KEY COLOURS FOR AUTUMN/WINTER MENSWEAR COLLECTIONS
Written by Ivan Yaskey in Trends on the 4th November 2020 / Key Colours for Autumn/Winter Menswear Collections
Autumn represents a transitional period in fashion and your wardrobe. It’s a season of layers and thicker materials, of throwing on a light jacket over a long-sleeve shirt to go outdoors. In most of the world, that puffer or thick wool peacoat only comes out midway through December, and until then, heavier cottons in the form of corduroy and tweed have you covered. Yet, while autumn marks a shift globally, it’s a season quintessentially intertwined with the Northeastern U.S. Vast sections of trees, often over rolling hills and mountains from New York state into Maine and even as far down south as the Carolinas, see their leaves change from a crisp, verdant green into warm reds, oranges, and yellows. Leaf-peeping, strictly for the visuals and, as of a decade ago, for the ‘Gram, becomes a thing for roughly a month.
Then, it’s all gone. The trees shed their leaves, now a medium brown, where they gather on the ground, either to decompose or, across many Northeastern properties, be swept up and relegated to the compost pile. The shades listed here embody autumn colours in a completely earnest, subtext-free sense. A fashion designer can attempt to force some pink or even green in, but it reads as an out-of-bounds novelty shade. With AW20 collections signifying a back-to-basics approach, it’s only logical then that colours reflect this pattern’s predictability.
Off-whites look like fallen leaves, albeit from a more pallid perspective. The infusion of more almond tones lessens the severity of bright, solid white, which, especially with the current trend of doing head-to-tone monochrome, can come off as too much of a good thing. The result is softer, doesn’t read as “white,” and has a light earthiness to it.
Browns and Earth Tones
Earth tones can’t quite shake their ‘70s granola reputation. Outside of this period context, they’re visually peak autumn, especially the brief interval as summer’s greens transform into rich reds, yellows, and oranges. Still, the tones aren’t saturated and have an almost dirty, ruddy quality to them, giving way to tan, coffee, and chocolate brown shades. On and off throughout the history of menswear, brown rears its head as a neutral shade, and this season, we can confidently say it has made a return.
When we picture red, it’s the crayon shade – bright, incredibly specific, and filled with a particular fire. But, red as a spectrum doesn’t begin and end here. Some say it starts with the purple- and brown-flecked depths of burgundy, makes an arch through orange-tinted brick shades, and then ends on the other side with a an almost blood colour – with hints of black swirling around to undermine its intensity. AW20’s reds encompass that crayon colour, but stray far past in either direction. This degree isn’t particularly flattering on anyone, unless you use it in small doses, but a dusty brick shade appears more as an orange-brown – a different take on a neutral essentially and one that pairs well with the cream tones we described above. Blood red has an almost punkish, counterculture quality to it, where it doesn’t matter how well the colour flatters – it’s shrouded in mystery and secrets. This season, Pantone describes this spectrum as Fired Brick to a sultry yet enthusiastic Samba.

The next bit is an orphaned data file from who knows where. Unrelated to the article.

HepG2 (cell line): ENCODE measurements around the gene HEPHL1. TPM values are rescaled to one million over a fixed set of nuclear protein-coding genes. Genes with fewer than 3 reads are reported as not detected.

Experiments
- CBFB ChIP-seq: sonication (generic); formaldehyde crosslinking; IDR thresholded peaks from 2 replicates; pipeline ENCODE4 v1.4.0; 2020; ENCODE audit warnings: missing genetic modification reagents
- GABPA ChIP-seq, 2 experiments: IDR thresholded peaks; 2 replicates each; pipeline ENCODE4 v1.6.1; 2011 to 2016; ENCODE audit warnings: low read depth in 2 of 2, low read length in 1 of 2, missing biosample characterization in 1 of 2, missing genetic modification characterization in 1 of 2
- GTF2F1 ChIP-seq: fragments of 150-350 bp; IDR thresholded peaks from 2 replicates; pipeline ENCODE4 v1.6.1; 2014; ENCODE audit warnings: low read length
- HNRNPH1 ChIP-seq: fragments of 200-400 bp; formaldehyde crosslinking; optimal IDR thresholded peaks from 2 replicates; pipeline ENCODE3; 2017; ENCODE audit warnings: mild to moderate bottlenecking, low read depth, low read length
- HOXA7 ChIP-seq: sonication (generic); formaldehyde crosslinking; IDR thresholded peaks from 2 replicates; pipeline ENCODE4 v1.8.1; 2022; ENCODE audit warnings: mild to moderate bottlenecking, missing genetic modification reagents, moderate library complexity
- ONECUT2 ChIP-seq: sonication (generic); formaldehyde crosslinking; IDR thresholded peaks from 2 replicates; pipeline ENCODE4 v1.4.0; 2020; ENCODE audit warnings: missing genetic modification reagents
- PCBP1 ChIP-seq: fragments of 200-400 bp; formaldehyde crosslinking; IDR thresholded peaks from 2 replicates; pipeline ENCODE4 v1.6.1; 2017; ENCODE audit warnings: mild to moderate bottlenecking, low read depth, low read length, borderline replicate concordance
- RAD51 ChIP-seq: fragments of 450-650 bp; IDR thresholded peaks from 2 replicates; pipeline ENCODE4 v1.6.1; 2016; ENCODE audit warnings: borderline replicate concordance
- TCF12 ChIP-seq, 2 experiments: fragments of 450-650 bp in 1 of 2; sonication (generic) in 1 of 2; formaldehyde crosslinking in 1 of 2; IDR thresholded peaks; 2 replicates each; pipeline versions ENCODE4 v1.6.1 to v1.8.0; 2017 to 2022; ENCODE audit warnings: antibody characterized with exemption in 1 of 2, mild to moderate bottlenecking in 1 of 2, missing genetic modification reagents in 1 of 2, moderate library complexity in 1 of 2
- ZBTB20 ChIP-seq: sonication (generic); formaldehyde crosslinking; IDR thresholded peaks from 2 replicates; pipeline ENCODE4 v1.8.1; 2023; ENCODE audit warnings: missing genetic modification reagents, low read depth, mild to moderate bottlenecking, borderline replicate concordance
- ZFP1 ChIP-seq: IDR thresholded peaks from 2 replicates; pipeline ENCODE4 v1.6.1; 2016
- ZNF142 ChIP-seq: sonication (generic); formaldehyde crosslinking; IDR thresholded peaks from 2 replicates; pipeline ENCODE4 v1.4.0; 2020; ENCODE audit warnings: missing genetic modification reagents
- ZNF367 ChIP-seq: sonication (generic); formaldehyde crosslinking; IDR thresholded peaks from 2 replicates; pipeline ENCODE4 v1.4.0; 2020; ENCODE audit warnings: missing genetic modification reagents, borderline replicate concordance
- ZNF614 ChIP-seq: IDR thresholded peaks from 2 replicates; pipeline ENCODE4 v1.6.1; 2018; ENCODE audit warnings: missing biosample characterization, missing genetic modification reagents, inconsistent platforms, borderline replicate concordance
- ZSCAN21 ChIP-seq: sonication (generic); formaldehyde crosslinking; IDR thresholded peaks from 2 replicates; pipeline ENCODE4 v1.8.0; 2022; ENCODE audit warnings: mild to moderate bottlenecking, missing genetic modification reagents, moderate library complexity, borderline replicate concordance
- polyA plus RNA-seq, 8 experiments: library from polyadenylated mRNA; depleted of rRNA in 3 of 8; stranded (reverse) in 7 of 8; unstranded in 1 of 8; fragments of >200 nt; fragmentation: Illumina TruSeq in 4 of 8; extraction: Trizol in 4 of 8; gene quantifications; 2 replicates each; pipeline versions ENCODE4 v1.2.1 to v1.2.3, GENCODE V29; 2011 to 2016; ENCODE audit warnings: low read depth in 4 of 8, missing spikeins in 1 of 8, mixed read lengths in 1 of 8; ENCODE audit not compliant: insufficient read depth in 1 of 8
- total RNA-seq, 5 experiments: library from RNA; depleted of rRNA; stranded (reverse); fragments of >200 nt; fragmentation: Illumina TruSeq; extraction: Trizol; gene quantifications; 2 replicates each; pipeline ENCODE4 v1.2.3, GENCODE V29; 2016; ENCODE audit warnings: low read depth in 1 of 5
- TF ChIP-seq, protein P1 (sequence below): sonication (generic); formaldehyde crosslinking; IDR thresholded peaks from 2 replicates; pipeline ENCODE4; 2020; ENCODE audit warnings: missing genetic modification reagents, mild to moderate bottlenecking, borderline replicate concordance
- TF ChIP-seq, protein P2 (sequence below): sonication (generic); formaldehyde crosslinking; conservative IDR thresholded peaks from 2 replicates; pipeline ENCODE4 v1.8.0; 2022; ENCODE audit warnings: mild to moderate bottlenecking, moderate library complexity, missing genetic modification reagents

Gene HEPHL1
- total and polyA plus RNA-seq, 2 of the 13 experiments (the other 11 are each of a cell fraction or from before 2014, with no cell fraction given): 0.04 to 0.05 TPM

You could file amber under earth tones for its tan-tinged patina. Or, in the tradition of adapting luxury to everyday wear, its muted gold body grabs attention without being showy. Patone is properly calling this shade “Amberglow” for its invigorating, almost fiery orange notes that project one’s self confidence and show you’re not afraid to express yourself. As an in between colour that reflects autumn’s transitional nature, amber is part jewel tone, mimicking the bold, smouldering stones you’ll see in a jewellery store, perhaps popping against a silver setting, yet hasn’t strayed far from its tan-orange foundation. However you want to spin it, amber appears like autumn without reeking of pumpkin spice, and its versatile, almost two-faced nature positions it as both a highlighting shade in the same vein as yellow and a self-sure solid like tan or brown.
Pink, as we’ve covered, isn’t so much of an AW20 shade as 2020’s most ubiquitous menswear colour. The dropping of the temperatures and shortening of the days haven’t dulled its intensity. For autumn, spring and summer’s light, wispy blush-meets-peach diverges down two paths. One is Rose Tan, simply a darker, dustier version that throws a hint of brown into the mix to turn a traditionally statement shade neutral. It’s still soft, though, and almost rosé in tone and works with both solid and textured materials, like velvet and knits. The next shift is fuchsia, essentially watermelon given an electrified, hyped-up appearance with a splash of classic red thrown in for good measure. Fuchsia – the colour of Mickey Maguire’s limo in Shameless, played for camp then but now an upgrade to the shade introduced in Harry Styles’ “Watermelon Sugar” video – pulls from the vibrancy of other traditionally autumn colours like red and even orange yet refuses to blend in. It’s as if statement colours have been taken up a level, challenging future collections to handle it with both finesse and caution.